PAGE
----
Flashback to 1995 when a new actress named Julianne Moore was beginning to get noticed for her work in the Todd Haynes film “Safe,” where she played an affluent Southern California suburbanite who becomes afflicted with a mysterious environmental illness. Some 20 years and four Oscar nominations later, Moore finally picked up the best actress award this year for her work in a very similar role in the film “Still Alice.”

It’s a nice comparison, not because it shows us how far Moore has come, but rather how good she already was back then, and how she’s never lost it over the years. In both “Safe” and “Still Alice,” Moore plays the type of woman who has it all, but in completely different registers: “Still Alice” sees her as a completely fulfilled woman, both domestically and professionally, who’s stricken with early onset Alzheimer’s disease, and gradually fades to a blank, a shell of the woman she once was; then there’s “Safe,” where Moore starts as a blank, a housewife who seems no deeper than her choice of living room curtains, for whom the illness becomes a search for meaning and identity, one that she never successfully concludes.

Both films, however, show her as an actress completely unafraid of carrying a film on her close ups, one who knows exactly when to play it for tragedy, all anguish and despair, and exactly when to dial it down, to tune into that zone of unknowability, where the viewer does the work, trying to figure out where she’s at, what she’s feeling. There’s that inherent tension in her looks, the strength imparted by that angular jaw and cheeks, yet a fragility contained in her porcelain skin, that moment when she lets her features drop.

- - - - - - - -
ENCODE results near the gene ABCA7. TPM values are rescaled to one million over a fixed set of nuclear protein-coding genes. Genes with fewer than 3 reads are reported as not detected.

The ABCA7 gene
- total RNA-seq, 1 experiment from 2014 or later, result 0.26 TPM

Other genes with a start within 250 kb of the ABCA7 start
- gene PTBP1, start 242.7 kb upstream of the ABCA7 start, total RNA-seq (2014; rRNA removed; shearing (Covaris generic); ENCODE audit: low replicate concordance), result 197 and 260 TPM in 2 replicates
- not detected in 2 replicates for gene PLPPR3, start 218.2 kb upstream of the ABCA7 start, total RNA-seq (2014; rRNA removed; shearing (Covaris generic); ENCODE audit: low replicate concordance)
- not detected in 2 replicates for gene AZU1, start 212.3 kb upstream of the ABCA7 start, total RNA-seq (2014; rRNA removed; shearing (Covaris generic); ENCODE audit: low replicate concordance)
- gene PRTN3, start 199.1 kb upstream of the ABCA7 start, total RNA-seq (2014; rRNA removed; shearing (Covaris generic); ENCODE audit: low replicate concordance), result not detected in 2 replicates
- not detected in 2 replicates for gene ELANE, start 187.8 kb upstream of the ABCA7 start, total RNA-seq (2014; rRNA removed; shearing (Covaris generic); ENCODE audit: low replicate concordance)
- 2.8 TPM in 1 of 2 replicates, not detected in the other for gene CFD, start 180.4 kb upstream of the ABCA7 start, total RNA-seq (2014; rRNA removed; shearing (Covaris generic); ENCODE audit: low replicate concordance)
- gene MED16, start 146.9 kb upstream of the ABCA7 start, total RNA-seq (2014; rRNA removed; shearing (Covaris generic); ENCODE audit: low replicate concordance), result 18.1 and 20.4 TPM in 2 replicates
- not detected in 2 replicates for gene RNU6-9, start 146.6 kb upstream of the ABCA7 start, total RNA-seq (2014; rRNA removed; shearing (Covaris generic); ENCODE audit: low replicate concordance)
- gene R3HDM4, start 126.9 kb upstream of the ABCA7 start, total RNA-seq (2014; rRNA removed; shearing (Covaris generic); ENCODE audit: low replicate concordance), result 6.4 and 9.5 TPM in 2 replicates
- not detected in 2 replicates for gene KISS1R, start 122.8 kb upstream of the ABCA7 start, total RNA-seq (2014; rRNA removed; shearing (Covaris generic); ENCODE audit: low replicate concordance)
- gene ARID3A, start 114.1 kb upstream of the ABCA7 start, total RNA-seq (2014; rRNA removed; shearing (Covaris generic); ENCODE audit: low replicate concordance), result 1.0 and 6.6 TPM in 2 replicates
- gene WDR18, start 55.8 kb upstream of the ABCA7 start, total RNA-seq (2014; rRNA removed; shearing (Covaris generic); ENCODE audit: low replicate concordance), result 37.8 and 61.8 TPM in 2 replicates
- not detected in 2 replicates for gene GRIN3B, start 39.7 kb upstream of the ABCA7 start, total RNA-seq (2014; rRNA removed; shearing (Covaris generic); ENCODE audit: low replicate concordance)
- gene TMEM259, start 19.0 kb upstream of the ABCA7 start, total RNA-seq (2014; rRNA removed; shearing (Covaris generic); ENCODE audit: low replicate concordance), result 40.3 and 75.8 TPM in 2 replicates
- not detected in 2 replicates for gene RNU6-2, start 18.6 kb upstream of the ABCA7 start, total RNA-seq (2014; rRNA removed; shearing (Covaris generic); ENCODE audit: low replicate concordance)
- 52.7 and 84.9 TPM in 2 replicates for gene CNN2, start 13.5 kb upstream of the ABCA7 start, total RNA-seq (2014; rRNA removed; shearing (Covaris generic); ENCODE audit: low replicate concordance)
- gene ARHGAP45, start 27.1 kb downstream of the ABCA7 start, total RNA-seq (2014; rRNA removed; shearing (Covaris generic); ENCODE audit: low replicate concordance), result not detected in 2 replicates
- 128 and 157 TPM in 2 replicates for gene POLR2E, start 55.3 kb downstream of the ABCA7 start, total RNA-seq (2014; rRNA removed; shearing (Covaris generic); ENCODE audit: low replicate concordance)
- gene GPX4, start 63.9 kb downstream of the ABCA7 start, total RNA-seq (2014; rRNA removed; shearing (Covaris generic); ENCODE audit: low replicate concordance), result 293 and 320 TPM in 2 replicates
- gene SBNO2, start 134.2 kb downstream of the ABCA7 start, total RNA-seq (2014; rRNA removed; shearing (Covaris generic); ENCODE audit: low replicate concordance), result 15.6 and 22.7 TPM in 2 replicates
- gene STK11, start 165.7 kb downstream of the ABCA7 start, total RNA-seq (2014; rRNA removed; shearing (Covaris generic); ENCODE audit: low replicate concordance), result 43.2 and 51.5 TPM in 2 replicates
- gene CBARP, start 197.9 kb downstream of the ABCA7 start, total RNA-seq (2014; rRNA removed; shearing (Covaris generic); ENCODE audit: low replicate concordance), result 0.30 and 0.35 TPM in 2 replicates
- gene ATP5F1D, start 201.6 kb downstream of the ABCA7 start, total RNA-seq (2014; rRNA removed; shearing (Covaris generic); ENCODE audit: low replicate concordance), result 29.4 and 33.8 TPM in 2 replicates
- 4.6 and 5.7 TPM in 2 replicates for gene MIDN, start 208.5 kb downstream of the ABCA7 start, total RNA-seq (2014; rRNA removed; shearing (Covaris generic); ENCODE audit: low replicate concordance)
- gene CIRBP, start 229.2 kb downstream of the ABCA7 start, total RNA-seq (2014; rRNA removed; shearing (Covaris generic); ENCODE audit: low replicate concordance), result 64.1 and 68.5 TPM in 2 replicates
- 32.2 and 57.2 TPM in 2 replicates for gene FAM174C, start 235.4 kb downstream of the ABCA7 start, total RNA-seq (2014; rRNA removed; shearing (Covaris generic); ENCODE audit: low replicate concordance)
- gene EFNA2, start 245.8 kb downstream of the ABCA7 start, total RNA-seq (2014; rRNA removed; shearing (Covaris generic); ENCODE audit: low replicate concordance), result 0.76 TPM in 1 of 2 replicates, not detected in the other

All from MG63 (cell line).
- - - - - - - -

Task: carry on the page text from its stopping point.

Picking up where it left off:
Still Alice
Director Richard Glatzer, Wash Westmoreland
Run Time 101 minutes
Language English
Opens June 27

Is this a love letter to Julianne? If so, Lord knows she deserves one. A quick glance at her vast filmography and you’ll find some of the best American cinema of the last two decades: “Boogie Nights,” “The Big Lebowski,” “Short Cuts,” “The Hours,” “Children of Men.” And while it may seem a minor point, stop for a second and think about how few redheads have made it to Hollywood’s top.

Moore is without doubt the best thing in “Still Alice,” which is a rather conventional issue film wrapped around her stunning performance. She plays a university academic in her 50s who’s at the peak of her career when she learns that the spells of forgetfulness she’s been suffering turn out to be Alzheimer’s; worse still, it’s a genetically inherited disease, and she faces the question of how to break this news to her children. The supporting cast — Alec Baldwin as her husband, Kate Bosworth as her elder daughter — are all pretty blah, with only Kristen Stewart, playing her younger daughter, rising to the occasion, and bringing some real emotional depth to the role.

The terrifying nature of this disease, that you lose both your memories and your very sense of who you are, and your relations to the people you love, is communicated effectively; most painful is a scene where the still lucid Moore makes a video to her future self, instructing her on how to end her life, anticipating accurately the misery and despair she will wind up in. The problem is, that the disease creeps up so insidiously, it may rob her of that choice before she has a chance to make it. The film’s tension hangs on whether she will find that video and act on it.

What endures after memory is gone? That’s the question “Still Alice” asks, and to its credit, by the ending scene, it leaves you with a heart-rending answer.

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